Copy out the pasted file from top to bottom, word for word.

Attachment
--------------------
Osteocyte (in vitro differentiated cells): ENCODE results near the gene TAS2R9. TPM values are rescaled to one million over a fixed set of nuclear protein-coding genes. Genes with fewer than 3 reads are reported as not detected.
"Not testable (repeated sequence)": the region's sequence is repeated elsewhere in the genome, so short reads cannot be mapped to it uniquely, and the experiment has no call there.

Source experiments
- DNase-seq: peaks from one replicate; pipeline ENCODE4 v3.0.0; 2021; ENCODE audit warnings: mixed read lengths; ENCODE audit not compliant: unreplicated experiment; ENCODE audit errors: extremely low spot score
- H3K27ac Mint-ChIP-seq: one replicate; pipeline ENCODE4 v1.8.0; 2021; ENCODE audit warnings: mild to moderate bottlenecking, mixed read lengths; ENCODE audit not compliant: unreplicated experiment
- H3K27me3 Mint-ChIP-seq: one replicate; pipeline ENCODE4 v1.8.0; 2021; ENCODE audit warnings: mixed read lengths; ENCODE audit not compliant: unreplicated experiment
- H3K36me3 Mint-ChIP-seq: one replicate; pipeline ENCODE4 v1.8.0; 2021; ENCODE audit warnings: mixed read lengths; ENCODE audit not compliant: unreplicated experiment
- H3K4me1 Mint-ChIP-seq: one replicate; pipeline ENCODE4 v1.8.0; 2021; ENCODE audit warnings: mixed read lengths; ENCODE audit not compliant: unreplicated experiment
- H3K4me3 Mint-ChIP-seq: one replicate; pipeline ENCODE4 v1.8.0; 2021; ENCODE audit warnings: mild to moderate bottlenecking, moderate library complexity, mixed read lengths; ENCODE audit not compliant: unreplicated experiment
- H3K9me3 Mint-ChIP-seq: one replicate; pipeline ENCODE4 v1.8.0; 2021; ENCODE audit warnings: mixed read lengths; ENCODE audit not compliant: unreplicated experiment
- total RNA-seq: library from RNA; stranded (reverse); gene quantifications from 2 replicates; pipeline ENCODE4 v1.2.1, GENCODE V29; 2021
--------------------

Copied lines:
Osteocyte (in vitro differentiated cells): ENCODE results near the gene TAS2R9. TPM values are rescaled to one million over a fixed set of nuclear protein-coding genes. Genes with fewer than 3 reads are reported as not detected.
"Not testable (repeated sequence)": the region's sequence is repeated elsewhere in the genome, so short reads cannot be mapped to it uniquely, and the experiment has no call there.

Source experiments
- DNase-seq: peaks from one replicate; pipeline ENCODE4 v3.0.0; 2021; ENCODE audit warnings: mixed read lengths; ENCODE audit not compliant: unreplicated experiment; ENCODE audit errors: extremely low spot score
- H3K27ac Mint-ChIP-seq: one replicate; pipeline ENCODE4 v1.8.0; 2021; ENCODE audit warnings: mild to moderate bottlenecking, mixed read lengths; ENCODE audit not compliant: unreplicated experiment
- H3K27me3 Mint-ChIP-seq: one replicate; pipeline ENCODE4 v1.8.0; 2021; ENCODE audit warnings: mixed read lengths; ENCODE audit not compliant: unreplicated experiment
- H3K36me3 Mint-ChIP-seq: one replicate; pipeline ENCODE4 v1.8.0; 2021; ENCODE audit warnings: mixed read lengths; ENCODE audit not compliant: unreplicated experiment
- H3K4me1 Mint-ChIP-seq: one replicate; pipeline ENCODE4 v1.8.0; 2021; ENCODE audit warnings: mixed read lengths; ENCODE audit not compliant: unreplicated experiment
- H3K4me3 Mint-ChIP-seq: one replicate; pipeline ENCODE4 v1.8.0; 2021; ENCODE audit warnings: mild to moderate bottlenecking, moderate library complexity, mixed read lengths; ENCODE audit not compliant: unreplicated experiment
- H3K9me3 Mint-ChIP-seq: one replicate; pipeline ENCODE4 v1.8.0; 2021; ENCODE audit warnings: mixed read lengths; ENCODE audit not compliant: unreplicated experiment
- total RNA-seq: library from RNA; stranded (reverse); gene quantifications from 2 replicates; pipeline ENCODE4 v1.2.1, GENCODE V29; 2021